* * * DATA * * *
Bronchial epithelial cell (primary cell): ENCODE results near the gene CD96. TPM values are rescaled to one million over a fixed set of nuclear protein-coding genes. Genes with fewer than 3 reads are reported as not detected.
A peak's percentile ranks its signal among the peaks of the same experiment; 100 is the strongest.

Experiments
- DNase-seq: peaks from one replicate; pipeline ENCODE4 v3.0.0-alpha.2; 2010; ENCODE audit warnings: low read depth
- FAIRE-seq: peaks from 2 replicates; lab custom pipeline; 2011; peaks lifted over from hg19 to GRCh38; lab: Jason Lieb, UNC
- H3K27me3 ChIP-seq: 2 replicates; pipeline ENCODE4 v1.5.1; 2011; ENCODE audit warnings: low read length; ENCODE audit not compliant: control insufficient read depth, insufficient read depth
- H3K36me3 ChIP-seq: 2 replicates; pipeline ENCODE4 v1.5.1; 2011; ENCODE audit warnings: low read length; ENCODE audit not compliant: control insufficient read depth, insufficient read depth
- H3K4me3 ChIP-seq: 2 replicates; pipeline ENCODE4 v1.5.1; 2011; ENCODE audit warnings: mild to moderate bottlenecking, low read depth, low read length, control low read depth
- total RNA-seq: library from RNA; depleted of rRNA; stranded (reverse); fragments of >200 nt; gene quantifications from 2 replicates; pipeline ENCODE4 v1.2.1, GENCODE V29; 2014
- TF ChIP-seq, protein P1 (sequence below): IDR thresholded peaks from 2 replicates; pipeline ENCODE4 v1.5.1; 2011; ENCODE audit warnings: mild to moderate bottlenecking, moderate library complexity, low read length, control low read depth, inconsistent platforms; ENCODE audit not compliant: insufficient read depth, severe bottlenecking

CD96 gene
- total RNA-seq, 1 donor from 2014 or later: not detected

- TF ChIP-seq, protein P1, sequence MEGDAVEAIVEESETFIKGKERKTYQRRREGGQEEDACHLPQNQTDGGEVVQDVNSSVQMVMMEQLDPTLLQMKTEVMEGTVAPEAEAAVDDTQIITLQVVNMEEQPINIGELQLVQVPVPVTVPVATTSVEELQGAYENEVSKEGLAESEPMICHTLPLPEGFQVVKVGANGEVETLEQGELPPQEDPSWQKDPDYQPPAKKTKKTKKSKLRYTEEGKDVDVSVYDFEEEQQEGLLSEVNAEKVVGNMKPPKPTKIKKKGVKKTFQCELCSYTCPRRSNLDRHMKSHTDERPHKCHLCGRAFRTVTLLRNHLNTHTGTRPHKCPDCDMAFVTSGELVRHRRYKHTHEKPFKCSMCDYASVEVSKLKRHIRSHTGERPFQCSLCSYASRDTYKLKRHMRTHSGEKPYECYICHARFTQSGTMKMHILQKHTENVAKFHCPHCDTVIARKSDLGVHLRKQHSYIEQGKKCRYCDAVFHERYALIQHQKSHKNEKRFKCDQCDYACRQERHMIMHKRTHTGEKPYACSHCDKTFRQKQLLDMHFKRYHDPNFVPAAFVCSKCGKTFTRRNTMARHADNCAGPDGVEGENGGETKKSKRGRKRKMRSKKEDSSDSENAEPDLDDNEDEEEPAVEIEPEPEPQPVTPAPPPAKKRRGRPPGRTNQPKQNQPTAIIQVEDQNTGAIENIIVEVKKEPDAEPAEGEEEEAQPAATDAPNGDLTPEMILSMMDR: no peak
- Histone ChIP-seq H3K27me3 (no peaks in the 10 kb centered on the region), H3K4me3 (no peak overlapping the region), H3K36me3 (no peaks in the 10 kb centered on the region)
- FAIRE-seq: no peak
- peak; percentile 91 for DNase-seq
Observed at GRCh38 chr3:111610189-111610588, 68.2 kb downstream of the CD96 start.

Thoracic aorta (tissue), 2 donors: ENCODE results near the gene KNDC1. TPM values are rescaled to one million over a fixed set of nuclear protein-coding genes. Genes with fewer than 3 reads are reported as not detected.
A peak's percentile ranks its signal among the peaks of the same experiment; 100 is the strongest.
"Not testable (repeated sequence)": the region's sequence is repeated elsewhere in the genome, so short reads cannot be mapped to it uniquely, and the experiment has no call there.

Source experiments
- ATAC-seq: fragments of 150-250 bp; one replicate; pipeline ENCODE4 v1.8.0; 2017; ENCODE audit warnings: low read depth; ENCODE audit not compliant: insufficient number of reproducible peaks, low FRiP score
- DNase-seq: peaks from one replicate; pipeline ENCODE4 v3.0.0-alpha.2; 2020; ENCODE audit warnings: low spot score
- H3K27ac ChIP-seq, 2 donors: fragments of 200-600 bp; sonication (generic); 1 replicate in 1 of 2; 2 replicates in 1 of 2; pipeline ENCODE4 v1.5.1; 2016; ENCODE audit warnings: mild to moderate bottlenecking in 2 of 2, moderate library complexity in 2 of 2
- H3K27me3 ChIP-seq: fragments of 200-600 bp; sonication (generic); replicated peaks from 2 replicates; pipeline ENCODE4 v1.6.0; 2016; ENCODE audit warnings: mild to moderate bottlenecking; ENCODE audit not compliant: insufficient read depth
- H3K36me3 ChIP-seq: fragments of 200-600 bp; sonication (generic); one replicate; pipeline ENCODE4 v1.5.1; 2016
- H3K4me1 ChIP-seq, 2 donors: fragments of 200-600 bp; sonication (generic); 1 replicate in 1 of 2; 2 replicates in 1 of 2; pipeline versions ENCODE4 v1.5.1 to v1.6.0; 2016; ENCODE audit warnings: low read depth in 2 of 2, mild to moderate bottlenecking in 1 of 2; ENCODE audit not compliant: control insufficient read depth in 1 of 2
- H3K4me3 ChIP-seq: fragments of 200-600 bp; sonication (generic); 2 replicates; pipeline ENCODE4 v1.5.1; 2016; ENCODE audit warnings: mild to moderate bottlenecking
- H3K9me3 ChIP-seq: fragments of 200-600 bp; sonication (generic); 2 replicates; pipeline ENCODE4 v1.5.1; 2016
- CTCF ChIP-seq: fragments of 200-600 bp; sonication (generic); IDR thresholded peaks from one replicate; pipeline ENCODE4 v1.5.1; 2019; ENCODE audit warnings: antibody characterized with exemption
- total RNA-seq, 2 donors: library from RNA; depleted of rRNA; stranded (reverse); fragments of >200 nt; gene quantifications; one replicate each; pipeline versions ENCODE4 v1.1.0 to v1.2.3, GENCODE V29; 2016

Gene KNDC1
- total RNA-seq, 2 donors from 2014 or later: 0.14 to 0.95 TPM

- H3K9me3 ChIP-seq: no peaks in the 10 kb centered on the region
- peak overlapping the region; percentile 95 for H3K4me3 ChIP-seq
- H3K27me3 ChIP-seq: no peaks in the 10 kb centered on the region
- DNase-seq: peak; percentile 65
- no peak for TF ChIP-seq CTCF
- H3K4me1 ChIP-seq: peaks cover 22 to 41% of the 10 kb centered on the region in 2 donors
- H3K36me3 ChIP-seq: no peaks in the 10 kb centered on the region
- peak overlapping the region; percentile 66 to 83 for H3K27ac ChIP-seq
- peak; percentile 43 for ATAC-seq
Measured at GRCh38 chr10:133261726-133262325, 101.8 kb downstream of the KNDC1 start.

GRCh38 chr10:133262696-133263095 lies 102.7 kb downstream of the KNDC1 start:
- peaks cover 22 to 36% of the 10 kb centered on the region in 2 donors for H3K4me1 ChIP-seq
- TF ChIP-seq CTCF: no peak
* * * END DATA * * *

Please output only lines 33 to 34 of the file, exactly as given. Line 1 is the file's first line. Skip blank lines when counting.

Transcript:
- total RNA-seq, 2 donors from 2014 or later: 0.14 to 0.95 TPM

- H3K9me3 ChIP-seq: no peaks in the 10 kb centered on the region